Be sure to check with your accountant so that you know the tax consequences of any mortgage debt cancellation. Debt cancellation is taxed at the ordinary income tax rates, not the capital gains tax rates.


Get a Tax Deduction for Unreimbursed Employee Business Expenses

employee business expense tax deductionsPaying for business expenses or business related auto expenses out of your own pocket?

If your company does not or cannot reimburse the expenses, you might be able to use them as a personal tax deduction.

How to Claim Business Expenses

Unreimbursed business expenses can be claimed on Schedule A (Itemized Deductions) of your 1040 tax return.

If you don’t itemize your deductions or if your total itemized deductions do not exceed your Standard Deduction, there is effectively no tax deduction benefit to be gained from the expenses.

If you do itemize, then here’s the process:

  • Fill out Form 2106 or Form 2106EZ on which you will calculate your deductible amount for qualifying expenses
  • Take the amount on Form 2106 and list it on Schedule A in the appropriate place

What is a Qualifying Expense?

To be a deductible employee business expense, they must be:

Paid for or incurred in the tax year

• Be necessary and ordinary expenses in the course of your employment

• Related to performing your specific job or trade

Unreimbursed by your employer

What Types of Expenses are Deductible?

Necessary and ordinary expenses differ by trade or profession and can include, but are not limited to:

  • Licenses
  • Professional dues
  • Union dues
  • Uniforms
  • Tools
  • Vehicle expenses
  • Insurance premiums
  • Job related continuing education
  • Work related travel
  • Business use of your home

Are There Limitations?

Yes. Employee Business Expenses plus other Miscellaneous Expenses detailed on Schedule A must exceed 2% of Adjusted Gross Income (AGI) floor before being deductible.

If you have unreimbursed employee expenses, it is worth taking the time to do the calculation as it could lower your tax bill. If you don’t bother to do so, you’ll potentially be leaving money on the table.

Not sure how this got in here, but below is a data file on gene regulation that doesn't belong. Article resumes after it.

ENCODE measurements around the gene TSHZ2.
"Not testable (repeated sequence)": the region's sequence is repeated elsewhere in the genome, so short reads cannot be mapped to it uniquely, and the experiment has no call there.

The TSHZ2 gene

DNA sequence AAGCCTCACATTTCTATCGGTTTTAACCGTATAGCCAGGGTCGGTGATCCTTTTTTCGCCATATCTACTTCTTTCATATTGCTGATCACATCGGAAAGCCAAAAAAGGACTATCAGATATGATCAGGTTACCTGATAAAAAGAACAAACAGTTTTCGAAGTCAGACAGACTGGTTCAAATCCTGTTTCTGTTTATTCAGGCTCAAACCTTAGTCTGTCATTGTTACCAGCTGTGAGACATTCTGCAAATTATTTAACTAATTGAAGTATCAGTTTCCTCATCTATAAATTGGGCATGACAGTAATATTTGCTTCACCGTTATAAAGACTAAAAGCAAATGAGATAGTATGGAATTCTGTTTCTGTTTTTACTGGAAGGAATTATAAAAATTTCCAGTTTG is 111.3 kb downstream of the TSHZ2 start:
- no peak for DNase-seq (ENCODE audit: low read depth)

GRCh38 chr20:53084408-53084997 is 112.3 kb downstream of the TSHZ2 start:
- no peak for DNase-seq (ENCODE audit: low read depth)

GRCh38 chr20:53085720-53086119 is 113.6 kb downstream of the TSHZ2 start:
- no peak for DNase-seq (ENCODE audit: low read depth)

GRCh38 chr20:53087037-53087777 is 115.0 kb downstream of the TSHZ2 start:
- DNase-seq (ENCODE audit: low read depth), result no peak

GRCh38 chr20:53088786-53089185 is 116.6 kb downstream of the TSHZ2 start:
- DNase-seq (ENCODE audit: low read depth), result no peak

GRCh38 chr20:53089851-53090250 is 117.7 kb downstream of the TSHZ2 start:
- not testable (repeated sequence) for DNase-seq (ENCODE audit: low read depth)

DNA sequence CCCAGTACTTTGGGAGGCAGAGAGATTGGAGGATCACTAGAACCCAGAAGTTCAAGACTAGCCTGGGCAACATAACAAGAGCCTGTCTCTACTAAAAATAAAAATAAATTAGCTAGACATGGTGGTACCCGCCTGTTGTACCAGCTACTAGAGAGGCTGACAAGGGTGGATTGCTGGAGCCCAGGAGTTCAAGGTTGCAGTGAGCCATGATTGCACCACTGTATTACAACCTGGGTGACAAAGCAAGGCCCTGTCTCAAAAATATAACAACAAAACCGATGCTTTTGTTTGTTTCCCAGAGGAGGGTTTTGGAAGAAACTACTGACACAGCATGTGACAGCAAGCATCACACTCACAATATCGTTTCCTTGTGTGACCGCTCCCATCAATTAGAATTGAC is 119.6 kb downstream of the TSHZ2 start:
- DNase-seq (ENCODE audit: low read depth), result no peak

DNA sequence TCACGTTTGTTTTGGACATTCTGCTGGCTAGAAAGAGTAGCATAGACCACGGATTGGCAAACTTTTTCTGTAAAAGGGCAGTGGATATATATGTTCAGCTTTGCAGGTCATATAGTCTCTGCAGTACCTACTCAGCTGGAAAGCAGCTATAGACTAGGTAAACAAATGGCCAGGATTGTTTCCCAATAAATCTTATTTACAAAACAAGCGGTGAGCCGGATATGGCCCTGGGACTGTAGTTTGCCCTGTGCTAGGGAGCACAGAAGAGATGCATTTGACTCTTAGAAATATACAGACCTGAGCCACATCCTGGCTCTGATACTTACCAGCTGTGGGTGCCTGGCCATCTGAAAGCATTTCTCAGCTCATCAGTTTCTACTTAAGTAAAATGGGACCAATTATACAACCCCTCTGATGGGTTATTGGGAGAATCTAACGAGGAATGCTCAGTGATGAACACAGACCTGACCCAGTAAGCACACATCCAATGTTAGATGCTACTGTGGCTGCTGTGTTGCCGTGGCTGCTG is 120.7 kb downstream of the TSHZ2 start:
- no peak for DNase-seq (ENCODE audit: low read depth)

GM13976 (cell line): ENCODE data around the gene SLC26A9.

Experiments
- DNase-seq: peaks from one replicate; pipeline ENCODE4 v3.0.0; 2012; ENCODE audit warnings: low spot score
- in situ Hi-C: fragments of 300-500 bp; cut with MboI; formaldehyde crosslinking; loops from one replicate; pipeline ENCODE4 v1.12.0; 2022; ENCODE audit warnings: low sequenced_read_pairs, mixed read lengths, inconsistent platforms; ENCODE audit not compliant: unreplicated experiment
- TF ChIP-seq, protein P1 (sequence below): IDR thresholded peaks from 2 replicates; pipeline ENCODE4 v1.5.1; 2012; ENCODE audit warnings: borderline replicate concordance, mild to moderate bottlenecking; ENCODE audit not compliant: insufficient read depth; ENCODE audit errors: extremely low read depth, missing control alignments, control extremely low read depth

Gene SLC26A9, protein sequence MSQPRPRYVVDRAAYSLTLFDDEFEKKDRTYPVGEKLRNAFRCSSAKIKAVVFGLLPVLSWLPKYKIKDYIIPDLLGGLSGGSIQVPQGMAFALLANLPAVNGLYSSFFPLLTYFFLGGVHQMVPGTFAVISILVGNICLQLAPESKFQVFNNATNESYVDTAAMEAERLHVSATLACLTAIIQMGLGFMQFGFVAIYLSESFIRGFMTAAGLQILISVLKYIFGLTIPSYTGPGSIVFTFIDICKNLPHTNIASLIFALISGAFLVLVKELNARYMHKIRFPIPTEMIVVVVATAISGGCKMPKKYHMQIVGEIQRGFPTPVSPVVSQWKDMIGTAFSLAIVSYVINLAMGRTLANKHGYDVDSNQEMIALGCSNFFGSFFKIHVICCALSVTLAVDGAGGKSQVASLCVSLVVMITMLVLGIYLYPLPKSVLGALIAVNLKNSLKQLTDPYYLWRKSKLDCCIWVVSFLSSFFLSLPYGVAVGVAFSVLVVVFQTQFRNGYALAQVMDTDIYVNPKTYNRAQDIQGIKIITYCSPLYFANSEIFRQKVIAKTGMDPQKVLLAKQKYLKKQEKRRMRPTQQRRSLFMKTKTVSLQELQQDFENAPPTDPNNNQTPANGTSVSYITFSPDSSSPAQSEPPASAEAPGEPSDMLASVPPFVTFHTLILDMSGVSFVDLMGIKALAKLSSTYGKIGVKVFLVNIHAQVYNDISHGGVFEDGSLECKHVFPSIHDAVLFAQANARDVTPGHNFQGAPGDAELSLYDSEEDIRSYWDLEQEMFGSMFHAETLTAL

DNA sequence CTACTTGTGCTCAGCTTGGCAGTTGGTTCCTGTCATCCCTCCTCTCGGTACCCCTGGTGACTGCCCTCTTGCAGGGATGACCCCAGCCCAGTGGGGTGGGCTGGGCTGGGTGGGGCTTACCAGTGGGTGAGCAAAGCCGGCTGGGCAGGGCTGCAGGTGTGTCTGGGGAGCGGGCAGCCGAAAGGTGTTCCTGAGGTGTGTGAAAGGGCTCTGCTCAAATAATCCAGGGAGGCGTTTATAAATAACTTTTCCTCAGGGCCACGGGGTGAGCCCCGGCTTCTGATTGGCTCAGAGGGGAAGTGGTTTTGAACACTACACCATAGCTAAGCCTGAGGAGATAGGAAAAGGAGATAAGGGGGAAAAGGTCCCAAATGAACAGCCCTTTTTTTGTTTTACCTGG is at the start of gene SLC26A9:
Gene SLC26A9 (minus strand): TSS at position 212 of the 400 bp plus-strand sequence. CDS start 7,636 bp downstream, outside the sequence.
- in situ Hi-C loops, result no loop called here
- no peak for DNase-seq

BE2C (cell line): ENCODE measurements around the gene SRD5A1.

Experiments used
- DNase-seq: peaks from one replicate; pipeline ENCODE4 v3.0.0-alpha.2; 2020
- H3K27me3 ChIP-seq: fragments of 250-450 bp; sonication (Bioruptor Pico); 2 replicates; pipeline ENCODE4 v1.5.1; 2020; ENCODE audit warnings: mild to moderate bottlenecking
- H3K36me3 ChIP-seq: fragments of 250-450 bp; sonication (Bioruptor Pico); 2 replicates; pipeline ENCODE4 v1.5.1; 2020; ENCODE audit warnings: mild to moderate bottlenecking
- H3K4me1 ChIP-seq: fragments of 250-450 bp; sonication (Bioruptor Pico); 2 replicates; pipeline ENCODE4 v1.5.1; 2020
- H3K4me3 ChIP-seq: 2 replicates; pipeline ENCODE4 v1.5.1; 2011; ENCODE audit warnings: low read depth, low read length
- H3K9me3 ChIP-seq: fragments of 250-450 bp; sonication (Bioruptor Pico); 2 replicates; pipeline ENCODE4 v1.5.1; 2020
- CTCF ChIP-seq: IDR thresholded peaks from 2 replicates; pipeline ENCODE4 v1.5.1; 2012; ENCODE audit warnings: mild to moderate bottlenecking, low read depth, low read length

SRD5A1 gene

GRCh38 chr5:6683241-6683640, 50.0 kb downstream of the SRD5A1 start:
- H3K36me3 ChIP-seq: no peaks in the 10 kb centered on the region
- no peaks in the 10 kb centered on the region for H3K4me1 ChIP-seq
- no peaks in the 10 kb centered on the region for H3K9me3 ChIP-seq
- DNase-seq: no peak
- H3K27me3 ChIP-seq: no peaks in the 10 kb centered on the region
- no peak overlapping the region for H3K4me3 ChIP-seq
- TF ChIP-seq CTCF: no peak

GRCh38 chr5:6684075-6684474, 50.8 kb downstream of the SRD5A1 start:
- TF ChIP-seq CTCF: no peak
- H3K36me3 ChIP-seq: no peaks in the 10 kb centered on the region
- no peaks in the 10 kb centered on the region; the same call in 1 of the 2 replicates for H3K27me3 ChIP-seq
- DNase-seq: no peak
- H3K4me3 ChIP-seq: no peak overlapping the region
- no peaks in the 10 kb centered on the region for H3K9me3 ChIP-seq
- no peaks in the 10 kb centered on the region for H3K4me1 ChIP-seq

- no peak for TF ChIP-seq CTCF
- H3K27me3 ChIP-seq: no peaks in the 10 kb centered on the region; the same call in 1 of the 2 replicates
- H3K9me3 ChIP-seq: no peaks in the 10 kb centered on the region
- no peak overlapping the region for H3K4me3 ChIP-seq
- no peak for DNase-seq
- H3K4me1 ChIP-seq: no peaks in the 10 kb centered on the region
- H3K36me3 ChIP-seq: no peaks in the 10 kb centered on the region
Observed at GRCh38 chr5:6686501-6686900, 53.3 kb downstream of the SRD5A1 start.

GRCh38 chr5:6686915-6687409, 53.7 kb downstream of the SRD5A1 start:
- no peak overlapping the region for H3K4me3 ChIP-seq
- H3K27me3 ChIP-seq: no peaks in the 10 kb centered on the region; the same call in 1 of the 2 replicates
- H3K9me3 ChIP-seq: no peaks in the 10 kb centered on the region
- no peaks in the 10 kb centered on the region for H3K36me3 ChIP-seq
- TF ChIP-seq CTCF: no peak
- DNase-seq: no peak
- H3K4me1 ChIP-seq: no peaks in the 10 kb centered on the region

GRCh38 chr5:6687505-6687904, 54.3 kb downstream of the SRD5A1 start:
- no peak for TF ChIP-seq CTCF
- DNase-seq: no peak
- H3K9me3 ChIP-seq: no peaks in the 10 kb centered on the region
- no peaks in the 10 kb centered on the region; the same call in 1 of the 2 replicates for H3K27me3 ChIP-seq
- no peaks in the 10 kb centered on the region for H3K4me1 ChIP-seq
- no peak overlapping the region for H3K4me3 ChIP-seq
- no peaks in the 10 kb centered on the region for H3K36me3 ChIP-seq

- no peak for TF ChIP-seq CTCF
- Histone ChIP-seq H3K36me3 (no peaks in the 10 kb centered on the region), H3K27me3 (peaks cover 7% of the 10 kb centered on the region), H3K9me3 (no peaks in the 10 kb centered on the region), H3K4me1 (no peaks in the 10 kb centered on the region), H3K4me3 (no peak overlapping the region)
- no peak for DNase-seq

Owe the IRS Money? Make Your Payment Directly on the IRS Website.

IRS Direct Pay optionNone of us like to find out we’ve come up short on our withholding or estimated taxes. That news delivered by your accountant or tax software can really ruin your day.

But if you have to send money to the IRS, you can pay up easily on the IRS website using Direct Pay.

And if you use the Direct Pay process to make a payment with a request for extension, you can automatically file your extension at the same time so you don’t have to file Form 4868 separately.

The Direct Pay process takes the money directly from your bank account, so you’ll need your routing number & account number to complete the process. It’ll give you an immediate confirmation for proof of payment as well.

There are no fees involved, unlike when you pay taxes with a credit or debit card using a 3rd party site.

Just as a warning – don’t wait until almost midnight to try it. The system does maintenance between 11:45pm and Midnight Eastern time.


Can’t get your taxes together by April 15th? File for an extension.

Tax filing extensionYou can apply for an automatic extension for filing your personal federal income taxes (Form 1040) by filling out Form 4868.

It’s simple & the 6 month extension is automatic. Here’s the big caveat, though. It is only an extension of time to file your tax return, NOT an extension of time to pay your taxes.

 This is an important distinction. If you don’t pay your full amount of tax, you’ll be liable for paying interest and penalties through the date that you do pay the tax bill in full.